Advocate Cezanne Visser, better known as Adv Barbie, first caught the public's attention when she appeared on Idols, wearing a tight T-shirt which revealed her obviously artificially enhanced breasts.
You/Huisgenoot did a follow-up story on her and so she became known to the public as Adv Barbie. Little did she know at the time that her fame would backfire a few months later.
This happened when she, together with her partner at the time, Adv Dirk Prinsloo, were accused of indecent assault, soliciting minors to commit indecent acts, and manufacturing and possessing child pornography.
A number of intimate, and somewhat disturbing details about their relationship have been made public. One of the common threads is that Visser claims to have been "like putty" in Prinsloo's hands and that he forced her to partake in the abuse. She also said that she underwent a metamorphosis when they were involved and bowed under pressure to have her breasts enlarged to please him.
Why would a woman go to such great lengths – even change her physical appearance drastically or commit a crime – only to please a partner?
"People who do this, usually have poor self-esteem," says Charl Hattingh, clinical psychologist.
"They don't think of themselves as worthy enough to be respected in relationships and never feel that they are good enough – they therefore constantly change themselves in an attempt to please their partner. They soon lose a sense of self, of who they are, because their focus is primarily on becoming whoever their partner wishes them to be. But by being so 'self-less' in a relationship, one does more damage to the relationship than good," says Hattingh. "A relationship needs to involve two whole individuals and not one controlling and one self-sacrificing person."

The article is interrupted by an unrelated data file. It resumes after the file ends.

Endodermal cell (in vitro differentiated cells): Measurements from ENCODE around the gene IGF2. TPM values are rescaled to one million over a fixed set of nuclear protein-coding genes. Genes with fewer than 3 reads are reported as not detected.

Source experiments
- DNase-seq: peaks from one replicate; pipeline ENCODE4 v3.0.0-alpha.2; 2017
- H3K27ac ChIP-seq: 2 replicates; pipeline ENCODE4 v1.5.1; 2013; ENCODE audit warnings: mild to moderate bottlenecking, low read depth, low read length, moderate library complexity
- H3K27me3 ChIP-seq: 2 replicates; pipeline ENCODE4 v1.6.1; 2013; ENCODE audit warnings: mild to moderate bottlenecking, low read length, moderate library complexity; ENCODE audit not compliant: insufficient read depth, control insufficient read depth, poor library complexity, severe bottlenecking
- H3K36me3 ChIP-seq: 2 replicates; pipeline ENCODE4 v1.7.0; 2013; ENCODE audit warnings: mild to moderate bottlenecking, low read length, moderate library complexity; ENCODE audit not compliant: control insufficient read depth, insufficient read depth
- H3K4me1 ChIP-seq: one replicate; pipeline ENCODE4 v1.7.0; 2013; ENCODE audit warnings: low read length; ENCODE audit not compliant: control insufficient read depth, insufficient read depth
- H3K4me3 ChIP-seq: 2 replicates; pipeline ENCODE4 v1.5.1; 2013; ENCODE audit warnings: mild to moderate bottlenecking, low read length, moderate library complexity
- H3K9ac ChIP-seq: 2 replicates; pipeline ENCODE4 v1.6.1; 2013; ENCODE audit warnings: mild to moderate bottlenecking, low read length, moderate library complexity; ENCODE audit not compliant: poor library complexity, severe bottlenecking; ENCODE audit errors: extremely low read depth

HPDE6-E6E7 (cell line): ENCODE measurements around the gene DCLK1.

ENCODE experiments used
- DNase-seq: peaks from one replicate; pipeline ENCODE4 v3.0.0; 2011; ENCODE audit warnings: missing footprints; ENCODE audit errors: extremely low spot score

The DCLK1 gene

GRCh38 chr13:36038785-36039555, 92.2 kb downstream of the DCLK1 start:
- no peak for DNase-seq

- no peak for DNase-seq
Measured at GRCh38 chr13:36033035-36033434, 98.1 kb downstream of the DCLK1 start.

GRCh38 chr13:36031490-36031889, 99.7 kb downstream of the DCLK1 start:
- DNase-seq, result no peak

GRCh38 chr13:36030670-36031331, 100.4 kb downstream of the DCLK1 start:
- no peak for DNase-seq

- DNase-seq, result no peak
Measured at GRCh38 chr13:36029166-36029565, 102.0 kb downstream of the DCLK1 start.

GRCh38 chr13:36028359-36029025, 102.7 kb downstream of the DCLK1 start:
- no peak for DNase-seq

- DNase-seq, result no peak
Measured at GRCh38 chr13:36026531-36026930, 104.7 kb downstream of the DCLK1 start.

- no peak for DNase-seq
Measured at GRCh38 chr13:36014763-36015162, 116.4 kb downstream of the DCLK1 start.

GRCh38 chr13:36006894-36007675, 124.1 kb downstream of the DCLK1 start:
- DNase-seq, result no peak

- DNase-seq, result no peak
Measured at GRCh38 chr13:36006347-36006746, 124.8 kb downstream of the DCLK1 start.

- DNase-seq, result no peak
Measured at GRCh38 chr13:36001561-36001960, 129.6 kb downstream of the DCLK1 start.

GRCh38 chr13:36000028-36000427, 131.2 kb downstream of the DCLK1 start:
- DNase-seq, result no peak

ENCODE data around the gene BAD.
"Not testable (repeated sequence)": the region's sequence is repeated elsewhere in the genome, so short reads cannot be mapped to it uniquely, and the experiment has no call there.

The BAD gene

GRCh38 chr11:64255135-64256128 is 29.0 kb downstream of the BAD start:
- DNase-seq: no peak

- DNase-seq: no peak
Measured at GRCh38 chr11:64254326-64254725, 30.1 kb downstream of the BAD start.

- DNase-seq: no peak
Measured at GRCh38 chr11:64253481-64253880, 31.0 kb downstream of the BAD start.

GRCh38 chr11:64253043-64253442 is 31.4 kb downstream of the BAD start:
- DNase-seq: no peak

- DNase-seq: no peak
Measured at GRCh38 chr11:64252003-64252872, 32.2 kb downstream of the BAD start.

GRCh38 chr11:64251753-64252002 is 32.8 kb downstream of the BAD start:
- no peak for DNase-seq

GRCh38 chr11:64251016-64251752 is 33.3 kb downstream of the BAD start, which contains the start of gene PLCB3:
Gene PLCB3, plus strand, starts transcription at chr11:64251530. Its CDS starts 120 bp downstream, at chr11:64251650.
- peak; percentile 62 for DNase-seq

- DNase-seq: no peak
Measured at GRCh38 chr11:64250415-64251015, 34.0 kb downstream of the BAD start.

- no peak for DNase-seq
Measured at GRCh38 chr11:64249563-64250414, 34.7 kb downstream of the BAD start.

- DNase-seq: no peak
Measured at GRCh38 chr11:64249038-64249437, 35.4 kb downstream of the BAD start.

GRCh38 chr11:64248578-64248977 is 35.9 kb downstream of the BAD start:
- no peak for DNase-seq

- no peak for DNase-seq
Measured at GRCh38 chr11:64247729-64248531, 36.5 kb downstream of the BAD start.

Health24's teen expert, Dr Neil McGibbon, agrees. "Society is constantly telling us that, whoever we are, our bodies are not good enough, and need to be ‘modified’ either through diet and exercise or surgery. Having undergone this procedure, Adv Barbie may have had a feeling of invincibility: society tells me I need bigger boobs, now I have them, I’m powerful!"
Ultimately, however, it is about considering your actions, says McGibbon. "As with people who have addictions, one must try to help them take responsibility for their using regardless of what circumstances led to this. Regardless of the circumstances, she took a conscious decision to engage in these acts. And as with addictions – actions lead to consequences!" - Ilse Pauw, Health24
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